Chinese Official Lectures Senators: Get Your Fiscal House in Order

PHOTO: Colorado Sen. Michael Bennet riding the subway with Jonathan Karl.PlayABC News
WATCH Sen. Bennet Takes a Ride on ABC's 'Subway Series'

Not only is the mounting U.S. debt causing anxiety at home, one Democratic senator tells ABC News that a group of senators faced an embarrassing reprimand by a Chinese official on a recent Congressional delegation to Asia.

"The most embarrassing moment to me on that trip was when a government official said to me, or said the to the delegation, you guys need to get your fiscal house in order," Sen. Michael Bennet, D-Colo., said of an April congressional delegation to China that was led by Senate Majority Leader Harry Reid. "I felt like being at a shareholder meeting for a corporation and the shareholder is saying you're being irresponsible."

Bennet comments in an interview on ABC News' "Subway Series". You can watch the interview with Sen. Bennet here.

China now owns $1.2 trillion of the $14.3 trillion U.S. debt, according to the Treasury Department.

"Not only do they own a bunch of our debt, but they have a cash surplus which they're using to invest in infrastructure and in natural resources all over the globe," Bennet said. "That's what we are increasingly incapable of doing unless we get this resolved."

Embarrassing or not, Bennet agrees with the Chinese on this issue: The United States needs to act now to get mounting deficits under control.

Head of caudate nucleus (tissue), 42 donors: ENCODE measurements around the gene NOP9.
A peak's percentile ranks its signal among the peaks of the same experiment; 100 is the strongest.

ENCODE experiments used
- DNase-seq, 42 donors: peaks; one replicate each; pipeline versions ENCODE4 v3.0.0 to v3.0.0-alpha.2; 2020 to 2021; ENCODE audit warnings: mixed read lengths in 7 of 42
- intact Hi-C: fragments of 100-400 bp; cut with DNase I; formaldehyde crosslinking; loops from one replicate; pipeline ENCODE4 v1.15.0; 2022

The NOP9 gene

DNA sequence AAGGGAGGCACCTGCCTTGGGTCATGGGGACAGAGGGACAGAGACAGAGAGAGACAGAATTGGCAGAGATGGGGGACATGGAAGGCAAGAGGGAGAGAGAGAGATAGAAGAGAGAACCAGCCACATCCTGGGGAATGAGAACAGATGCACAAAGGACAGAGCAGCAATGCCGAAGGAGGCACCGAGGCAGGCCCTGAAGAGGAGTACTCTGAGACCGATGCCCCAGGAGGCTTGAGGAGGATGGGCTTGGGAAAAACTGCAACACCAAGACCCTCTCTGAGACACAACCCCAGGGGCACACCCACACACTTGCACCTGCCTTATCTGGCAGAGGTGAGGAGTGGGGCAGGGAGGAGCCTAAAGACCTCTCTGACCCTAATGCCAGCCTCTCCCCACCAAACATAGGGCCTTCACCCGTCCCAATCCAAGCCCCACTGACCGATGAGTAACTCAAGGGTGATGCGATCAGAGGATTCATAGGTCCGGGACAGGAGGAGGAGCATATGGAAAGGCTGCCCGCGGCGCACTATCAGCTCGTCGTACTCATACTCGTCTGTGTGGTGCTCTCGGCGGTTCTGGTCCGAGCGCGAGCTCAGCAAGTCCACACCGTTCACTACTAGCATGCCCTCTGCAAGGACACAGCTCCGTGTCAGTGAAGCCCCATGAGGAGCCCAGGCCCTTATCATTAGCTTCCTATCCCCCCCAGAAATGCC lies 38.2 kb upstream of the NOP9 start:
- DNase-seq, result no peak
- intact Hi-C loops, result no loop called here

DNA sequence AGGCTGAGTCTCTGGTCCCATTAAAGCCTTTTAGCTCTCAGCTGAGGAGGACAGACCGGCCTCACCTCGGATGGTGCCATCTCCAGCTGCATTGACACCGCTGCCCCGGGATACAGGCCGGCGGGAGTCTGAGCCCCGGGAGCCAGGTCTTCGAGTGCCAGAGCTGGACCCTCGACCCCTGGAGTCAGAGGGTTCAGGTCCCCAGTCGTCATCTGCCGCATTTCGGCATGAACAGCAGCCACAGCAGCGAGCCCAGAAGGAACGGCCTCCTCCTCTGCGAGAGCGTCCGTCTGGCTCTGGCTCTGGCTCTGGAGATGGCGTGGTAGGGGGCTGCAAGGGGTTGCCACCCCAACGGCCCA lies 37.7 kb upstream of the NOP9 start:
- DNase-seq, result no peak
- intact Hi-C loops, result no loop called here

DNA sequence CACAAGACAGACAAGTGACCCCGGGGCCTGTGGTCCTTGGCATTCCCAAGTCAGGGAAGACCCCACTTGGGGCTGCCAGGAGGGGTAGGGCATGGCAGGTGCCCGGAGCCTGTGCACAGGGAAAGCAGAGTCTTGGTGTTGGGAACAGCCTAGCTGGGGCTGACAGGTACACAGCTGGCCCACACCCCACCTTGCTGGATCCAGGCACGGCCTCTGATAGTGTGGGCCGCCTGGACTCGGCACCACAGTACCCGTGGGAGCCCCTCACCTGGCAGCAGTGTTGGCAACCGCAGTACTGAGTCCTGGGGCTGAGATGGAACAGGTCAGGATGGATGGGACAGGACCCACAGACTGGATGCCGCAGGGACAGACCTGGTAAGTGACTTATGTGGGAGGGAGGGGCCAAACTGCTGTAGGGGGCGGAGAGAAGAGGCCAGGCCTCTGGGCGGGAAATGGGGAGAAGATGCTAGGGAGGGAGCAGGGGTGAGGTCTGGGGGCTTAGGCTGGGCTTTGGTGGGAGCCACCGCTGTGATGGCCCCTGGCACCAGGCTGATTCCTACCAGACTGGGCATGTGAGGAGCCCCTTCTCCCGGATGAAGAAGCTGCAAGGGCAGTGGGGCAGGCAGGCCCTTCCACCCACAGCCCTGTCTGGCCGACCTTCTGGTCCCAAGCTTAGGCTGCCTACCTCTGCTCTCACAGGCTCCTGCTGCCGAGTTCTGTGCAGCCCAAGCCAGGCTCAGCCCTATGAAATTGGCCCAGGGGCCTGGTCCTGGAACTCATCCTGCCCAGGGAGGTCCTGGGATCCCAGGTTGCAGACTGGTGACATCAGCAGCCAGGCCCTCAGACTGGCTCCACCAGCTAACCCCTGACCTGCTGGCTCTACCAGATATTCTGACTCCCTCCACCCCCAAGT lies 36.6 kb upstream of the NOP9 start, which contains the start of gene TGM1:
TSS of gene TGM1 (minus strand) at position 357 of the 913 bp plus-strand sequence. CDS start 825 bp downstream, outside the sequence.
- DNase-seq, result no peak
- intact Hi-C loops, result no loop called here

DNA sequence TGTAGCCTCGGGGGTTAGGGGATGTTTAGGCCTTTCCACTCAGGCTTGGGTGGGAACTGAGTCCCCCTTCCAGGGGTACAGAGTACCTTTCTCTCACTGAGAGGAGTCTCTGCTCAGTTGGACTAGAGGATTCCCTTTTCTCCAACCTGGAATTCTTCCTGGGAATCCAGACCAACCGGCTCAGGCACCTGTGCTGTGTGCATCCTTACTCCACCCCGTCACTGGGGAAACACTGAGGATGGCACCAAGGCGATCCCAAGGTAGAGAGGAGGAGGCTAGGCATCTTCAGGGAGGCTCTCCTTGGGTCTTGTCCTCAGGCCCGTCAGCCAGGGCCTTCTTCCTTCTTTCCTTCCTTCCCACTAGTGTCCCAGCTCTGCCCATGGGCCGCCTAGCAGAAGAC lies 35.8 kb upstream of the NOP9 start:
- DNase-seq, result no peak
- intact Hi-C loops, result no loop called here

"If we can't come up with a deal this year, you know as well as I do that we're not going to come up with a deal next year," Bennet said, referencing the upcoming presidential race. "If you ask me what are the chances that the capital markets, the guys that own the debt that we have sold them, come to the conclusion that we're not serious about the fiscal problem, I would say it would be a catastrophe."

Bennet, who was elected last November to a full term in the Senate after being appointed in 2009 to fill the seat Ken Salazar vacated when he was named secretary of the interior, says his hopes are with the bipartisan "Gang of Six" senators who have been attempting to craft a deal to get the budget closer to balance.

But with little support from the White House or from either the Republican or Democratic Congressional leadership, the Gang of Six is considered by many in Washington to be all-but dead.

"It's not dead," Bennet said. "I think, in fact, I would say it has some of the most promise we have. [The stakes] are very high."

Bennet says for his part as long as the Gang produces a plan he can "sink his teeth" into he'll be the first one to support it.